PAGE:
Nicholas Bronni is the solicitor general for the state of Arkansas, which joined an amicus brief in support of the federal government in Department of Homeland Security v. Regents of the University of California.

Yesterday, the Supreme Court concluded that Acting Secretary of Homeland Security Elaine Duke acted arbitrarily and capriciously when she rescinded the Obama administration’s memorandum creating the Deferred Action for Childhood Arrivals program. But although that decision is important, it tells us little about DACA’s ultimate fate.

Indeed, the decision does little to dispel uncertainty about how the court would resolve a direct challenge to DACA itself. For instance, it doesn’t tell us whether the Obama administration’s DACA memorandum violated the Administrative Procedure Act or whether that is even the right question. It doesn’t tell us whether—if the court had considered it—Secretary Kirstjen Nielsen’s later memorandum further explaining the Trump administration’s rescission decision would have been sufficient to end the program. And most importantly, it doesn’t tell us whether DACA is illegal. Instead, the court punts all these questions for another day, presumably in the hope that the political branches will decide DACA’s fate.

This certainly is not the first time that the court has decided an important case without deciding the questions that make it so important. In that respect, the court’s DACA opinion is remarkably similar to last term’s decision in Department of Commerce v. New York. That case concerned whether the government could reinstate a citizenship question on the decennial census. And discussing that decision in a post last year, I argued that case was remarkably limited since it turned on a series of “unusual circumstances” that were not likely to arise again. Those circumstances included an unusual record that the court believed showed evidence of pretext. As a result, to quote Justice Clarence Thomas’ dissent, that case felt like “an aberration—a ticket good for this day and this train only.”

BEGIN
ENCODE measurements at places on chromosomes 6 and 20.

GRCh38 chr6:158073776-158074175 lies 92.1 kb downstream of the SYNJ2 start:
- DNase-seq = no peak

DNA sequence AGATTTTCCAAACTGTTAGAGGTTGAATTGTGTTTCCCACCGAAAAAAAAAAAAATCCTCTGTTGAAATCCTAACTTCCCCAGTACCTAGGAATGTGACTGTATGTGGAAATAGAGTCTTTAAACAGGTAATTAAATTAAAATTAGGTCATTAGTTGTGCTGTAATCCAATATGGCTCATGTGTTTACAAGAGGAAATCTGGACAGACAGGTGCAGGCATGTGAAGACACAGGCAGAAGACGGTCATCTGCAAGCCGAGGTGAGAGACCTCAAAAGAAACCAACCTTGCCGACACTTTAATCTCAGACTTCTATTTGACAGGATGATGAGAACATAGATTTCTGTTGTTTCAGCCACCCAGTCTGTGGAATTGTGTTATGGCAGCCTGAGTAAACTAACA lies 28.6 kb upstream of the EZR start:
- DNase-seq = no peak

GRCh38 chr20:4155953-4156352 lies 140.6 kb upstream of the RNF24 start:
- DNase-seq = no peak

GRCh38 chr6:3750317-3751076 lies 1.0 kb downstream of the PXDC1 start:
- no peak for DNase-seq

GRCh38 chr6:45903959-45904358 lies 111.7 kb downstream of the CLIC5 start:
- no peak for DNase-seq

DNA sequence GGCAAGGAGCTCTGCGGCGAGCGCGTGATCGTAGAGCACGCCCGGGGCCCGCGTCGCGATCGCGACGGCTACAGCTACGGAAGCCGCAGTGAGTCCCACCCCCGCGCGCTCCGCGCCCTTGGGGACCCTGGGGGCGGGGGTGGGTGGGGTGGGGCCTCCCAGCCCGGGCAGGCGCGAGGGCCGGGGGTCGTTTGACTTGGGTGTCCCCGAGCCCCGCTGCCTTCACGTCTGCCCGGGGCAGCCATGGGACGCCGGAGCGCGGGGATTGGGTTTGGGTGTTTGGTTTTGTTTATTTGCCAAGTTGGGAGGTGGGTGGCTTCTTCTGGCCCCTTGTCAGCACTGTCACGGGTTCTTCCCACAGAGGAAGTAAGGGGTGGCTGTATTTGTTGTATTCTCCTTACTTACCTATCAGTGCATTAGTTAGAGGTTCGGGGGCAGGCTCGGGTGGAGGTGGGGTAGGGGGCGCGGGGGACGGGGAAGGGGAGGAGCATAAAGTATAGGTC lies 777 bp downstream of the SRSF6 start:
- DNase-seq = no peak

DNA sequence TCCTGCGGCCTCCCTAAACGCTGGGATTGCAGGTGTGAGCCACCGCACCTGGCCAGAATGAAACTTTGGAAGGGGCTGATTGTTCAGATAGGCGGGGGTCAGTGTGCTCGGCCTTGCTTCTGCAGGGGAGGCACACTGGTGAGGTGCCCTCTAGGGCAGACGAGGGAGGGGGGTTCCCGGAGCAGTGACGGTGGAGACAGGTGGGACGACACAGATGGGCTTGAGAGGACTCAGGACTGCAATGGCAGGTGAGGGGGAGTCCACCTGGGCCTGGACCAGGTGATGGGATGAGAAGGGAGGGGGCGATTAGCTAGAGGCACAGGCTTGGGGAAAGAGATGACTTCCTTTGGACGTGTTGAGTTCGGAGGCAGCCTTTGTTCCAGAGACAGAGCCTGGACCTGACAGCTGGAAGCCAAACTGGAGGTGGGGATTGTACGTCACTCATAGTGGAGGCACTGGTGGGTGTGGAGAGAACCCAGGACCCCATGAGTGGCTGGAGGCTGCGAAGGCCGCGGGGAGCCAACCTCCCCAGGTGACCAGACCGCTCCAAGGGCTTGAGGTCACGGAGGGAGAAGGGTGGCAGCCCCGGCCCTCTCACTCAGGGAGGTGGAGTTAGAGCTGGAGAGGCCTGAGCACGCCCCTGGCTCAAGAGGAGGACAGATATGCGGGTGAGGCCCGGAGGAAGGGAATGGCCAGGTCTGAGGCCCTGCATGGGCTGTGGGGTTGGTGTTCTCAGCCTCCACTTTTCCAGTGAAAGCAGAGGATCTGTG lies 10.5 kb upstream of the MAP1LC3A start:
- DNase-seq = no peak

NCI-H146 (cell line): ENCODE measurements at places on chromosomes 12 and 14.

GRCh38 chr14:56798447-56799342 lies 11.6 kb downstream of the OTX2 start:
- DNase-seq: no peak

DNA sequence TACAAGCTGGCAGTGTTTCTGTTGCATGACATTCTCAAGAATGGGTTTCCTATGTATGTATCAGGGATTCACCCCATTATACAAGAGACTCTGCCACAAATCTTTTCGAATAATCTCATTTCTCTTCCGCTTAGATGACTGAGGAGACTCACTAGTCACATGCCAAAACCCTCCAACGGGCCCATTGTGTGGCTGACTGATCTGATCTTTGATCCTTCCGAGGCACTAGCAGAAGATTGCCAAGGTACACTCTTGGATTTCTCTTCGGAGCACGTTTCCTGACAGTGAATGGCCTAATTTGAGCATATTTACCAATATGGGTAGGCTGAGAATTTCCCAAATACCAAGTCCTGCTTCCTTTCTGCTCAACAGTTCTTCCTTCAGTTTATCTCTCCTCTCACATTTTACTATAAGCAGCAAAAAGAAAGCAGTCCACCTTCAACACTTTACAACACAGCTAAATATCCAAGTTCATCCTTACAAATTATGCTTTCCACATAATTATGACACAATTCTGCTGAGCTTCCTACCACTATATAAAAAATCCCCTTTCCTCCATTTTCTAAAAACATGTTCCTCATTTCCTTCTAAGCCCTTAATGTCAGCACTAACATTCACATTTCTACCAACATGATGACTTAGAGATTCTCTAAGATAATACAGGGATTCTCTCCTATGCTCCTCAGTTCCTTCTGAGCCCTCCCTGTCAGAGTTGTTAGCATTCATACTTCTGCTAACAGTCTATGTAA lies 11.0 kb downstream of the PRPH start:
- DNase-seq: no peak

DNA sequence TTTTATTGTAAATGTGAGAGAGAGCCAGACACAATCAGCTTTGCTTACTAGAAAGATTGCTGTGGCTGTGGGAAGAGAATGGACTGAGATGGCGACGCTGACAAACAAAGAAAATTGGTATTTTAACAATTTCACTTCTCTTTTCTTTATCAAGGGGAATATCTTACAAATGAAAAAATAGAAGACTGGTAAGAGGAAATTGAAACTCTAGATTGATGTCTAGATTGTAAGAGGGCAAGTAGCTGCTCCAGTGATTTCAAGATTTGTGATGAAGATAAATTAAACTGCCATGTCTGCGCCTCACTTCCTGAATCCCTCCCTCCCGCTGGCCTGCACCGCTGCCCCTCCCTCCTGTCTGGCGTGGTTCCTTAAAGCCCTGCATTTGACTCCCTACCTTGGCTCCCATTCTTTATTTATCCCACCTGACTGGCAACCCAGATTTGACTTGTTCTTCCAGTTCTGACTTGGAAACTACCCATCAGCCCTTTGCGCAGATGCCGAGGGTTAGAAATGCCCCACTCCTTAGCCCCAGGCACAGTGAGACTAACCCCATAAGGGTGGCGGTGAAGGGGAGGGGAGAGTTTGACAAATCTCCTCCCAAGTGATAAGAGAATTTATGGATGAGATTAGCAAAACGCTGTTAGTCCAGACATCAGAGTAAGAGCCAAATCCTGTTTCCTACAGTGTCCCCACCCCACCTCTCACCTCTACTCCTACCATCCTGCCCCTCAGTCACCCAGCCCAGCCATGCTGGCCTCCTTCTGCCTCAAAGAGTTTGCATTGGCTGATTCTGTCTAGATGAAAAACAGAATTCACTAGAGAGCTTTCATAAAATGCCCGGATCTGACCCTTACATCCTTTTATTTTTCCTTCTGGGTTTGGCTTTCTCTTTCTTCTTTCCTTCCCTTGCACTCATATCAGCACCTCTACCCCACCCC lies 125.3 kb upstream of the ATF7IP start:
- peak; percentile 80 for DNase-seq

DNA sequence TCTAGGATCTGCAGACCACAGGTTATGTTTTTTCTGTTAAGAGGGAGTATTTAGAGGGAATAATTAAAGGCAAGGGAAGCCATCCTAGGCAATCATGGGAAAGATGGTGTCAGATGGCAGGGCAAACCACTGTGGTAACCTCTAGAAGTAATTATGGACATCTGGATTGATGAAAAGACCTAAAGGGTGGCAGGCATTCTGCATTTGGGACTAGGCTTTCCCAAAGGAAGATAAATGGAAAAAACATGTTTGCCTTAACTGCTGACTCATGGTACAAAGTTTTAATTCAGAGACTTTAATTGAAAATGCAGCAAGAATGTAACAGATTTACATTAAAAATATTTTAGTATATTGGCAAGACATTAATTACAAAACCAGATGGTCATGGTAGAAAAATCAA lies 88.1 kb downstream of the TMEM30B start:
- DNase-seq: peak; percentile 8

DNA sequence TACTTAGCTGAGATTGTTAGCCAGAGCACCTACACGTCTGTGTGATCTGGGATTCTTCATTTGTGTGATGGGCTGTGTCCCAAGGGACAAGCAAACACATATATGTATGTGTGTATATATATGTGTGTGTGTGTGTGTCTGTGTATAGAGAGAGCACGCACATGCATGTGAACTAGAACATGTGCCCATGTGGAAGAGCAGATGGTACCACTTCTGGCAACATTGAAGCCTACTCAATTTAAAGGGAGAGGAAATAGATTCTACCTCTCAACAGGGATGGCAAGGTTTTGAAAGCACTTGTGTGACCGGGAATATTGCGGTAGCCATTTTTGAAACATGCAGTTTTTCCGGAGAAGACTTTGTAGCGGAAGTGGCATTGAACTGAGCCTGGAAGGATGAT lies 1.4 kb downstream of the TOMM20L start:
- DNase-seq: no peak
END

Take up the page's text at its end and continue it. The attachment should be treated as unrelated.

That feels equally true here. Indeed, if anything, this case is even more unusual since it is ultimately about a program that even President Barack Obama acknowledged his administration lacked the authority to create. And given that backdrop, the incoming administration understandably believed it could rescind DACA on that basis alone. Hence, as Thomas succinctly put it, “this is anything but a standard administrative law case.” It is therefore difficult to foresee the court’s opinion having a major impact on administrative law or how future administrations reverse their predecessors’ decisions. Instead, it appears that, in the majority’s view, new administrations just need to follow the familiar rules from Motor Vehicle Manufacturers Association v. State Farm.

Moreover, to borrow Thomas’ census case train analogy, the court’s DACA opinion is so narrow that it is hard to know where the DACA train is headed, let alone where it will eventually end up. That’s particularly true because, as Justice Brett Kavanaugh noted in dissent, “all nine Members of the Court accept, as do the DACA plaintiffs themselves, that the Executive Branch possesses the legal authority to rescind DACA and to resume pre-DACA enforcement of the immigration laws enacted by Congress.” Thus, in every sense, the court’s opinion amounts to what Justice Samuel Alito’s dissent called an order to “the Department of Homeland Security to go back and try again.”